Tableau has made a name for itself partly by using the freemium business model. This is what vendors do to get you to use the product. In the case of Tableau, their platform allows you to use a free version of the product with the catch that you must save to the cloud for all to see. Sounds like a good trade-off.
So I went ahead and collected data from https://travel.trade.gov/, which by the way, is in serious need of a design makeover. Sorry, but just calling it like I see it.
can divide the history of my knowledge of SQL in two ages, before and
after Common Table Expressions (CTE's). I shake my head in disbelief when
I think of all the times I could have used CTE's and used subqueries
instead. To think that many years ago I was in a conversation and I said
like subqueries" but didn't know there was a better way. I was still new with SQL and I found a subquery like
an hole to another dimension. But the skill of SQL seemed to be measured in the
ability to manage multiple nested subqueries so I had to learn the hard way. Having the mind of a
developer, I am more interested in being able to make sense of what the
query is doing based on its readability.
The full title of this book is The Phoenix Project: A Novel about IT, DevOps, and Helping Your Business Win, and it was authored by Gene Kim, Kevin Behr and George Spafford. This book is a story of the difficult transformation of a company's
Information Technology department, and how they are able to go from an
outdated, inefficient model of IT management, to being a critical part
of the business, by beating the odds and by being knowledgeable and
I attended SQL Saturday Tampa on February 24, 2018. If you've never been to a SQL Saturday event, probably your first reaction is to think why would you give up your favorite day just for the sake of work? But it's not like that at all. It is a dynamic experience, and depending on where it is, it can be very rewarding.
My only recommendation (and that goes for any conference) is that you go early and get your registration figured out. When you go early, you can plan out your day and also have more opportunities to meet people, not to mention catch the earlier sessions. But this is something I learned the hard way.
This post is
really about nothing. What I mean by that is that Youtube (a Google
company) has nothing in regards to parental control. But they shouldn't feel alone in this, since many major content providers seem to
have put families at the bottom of their priority list. The
average family-friendly feature is simply a button that can be
interpreted as "Click this to activate a simple filter for content by family members". I could write different posts, one for each
provider: Netflix, Apple, Google, Amazon, but today I will stick with
It's hurricane season in Florida, and with the impending threat of hurricane Irma, people are fixated on the forecasts.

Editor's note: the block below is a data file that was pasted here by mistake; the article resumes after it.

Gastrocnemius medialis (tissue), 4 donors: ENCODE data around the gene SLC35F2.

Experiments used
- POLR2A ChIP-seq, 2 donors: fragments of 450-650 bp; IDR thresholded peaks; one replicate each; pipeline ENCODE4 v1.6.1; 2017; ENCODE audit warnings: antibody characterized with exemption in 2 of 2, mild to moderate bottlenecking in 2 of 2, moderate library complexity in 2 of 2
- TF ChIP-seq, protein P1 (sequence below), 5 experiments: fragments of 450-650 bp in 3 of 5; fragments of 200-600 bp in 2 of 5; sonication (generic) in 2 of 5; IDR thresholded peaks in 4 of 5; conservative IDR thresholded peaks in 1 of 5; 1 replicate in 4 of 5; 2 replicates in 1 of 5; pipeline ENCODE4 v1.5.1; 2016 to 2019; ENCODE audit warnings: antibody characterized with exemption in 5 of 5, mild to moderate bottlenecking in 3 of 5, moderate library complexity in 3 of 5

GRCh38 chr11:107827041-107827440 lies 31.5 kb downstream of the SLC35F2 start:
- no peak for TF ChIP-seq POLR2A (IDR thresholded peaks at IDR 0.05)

One idea I always had around these times was to create my own hurricane tracker, but what I want to track is how much the forecast deviates from the actual path. This content is hard to find. I don't think any weather service would be happy to share how their forecasts were off. In fact, even if the forecast is correct, at the end of the day people don't seem to care much. But I am curious to see if forecasts are mostly accurate or what they missed.
In the last few months I've been using the tool SQL Server Reporting Services (SSRS), which was Microsoft's answer to Crystal Report. It uses Visual Studio and SQL Server as a way to publish report files as web pages.
A dataset is the "heart" of an SSRS report. It is simply a query
that you run from the report. In many ways it's similar to running a
view in SQL, in the sense that the query may join multiple tables, use
parameters, use common table expressions (CTE's) and almost every
function that a query can do.
This topic is more about graphic design, even though I don't work in graphic design anymore. A logo is an important part of a business and at some point it has to go through a redesign. I see that even to this date (2016), IBM has not changed its logo, and yes, it is in dire need of a refresh!
I was surprised to hear from some developers that had not heard of Salesforce and the fact that there is an entire language called Apex that uses Salesforce as an operating system, and best of all, it's entirely free to use as an individual.
The cool part: This is where you live in the gray area that Salesforce sells as "No Software". What they really mean is "No Software To Install In Your Local Machine". For a developer, there is also no software to get started: you don't have to install an IDE (you can if you want to), you don't have to run a compiler, you don't have to install database drivers. You just login to your dev environment through Chrome, and you can start editing and running Java-like code and seeing it interact with your data, right away, using a query language that can call data or objects. The other good part is that there are vast amounts of free training available to you that enable to keep track of how much you're learning.
I had the good fortune of being able to attend Dreamforce '14, the Salesforce conference in San Francisco, and get an up-close look at their products, vendors and training. The size of the conference was so massive, it took over several blocks and was definitely felt throughout the city. Every day had something memorable and important. I can now brag that I attended events with Marc Benioff, Tony Robbins, The Beach Boys, Al Gore, Hillary Clinton, Bruno Mars, Will.i.am, and more. One of the common themes you can observe is commitment to the platform: there were many big companies (such as Accenture and Deloitte) that had invested heavily to integrate with Salesforce, and this conference was a way to reinforce this momentum and keep it growing.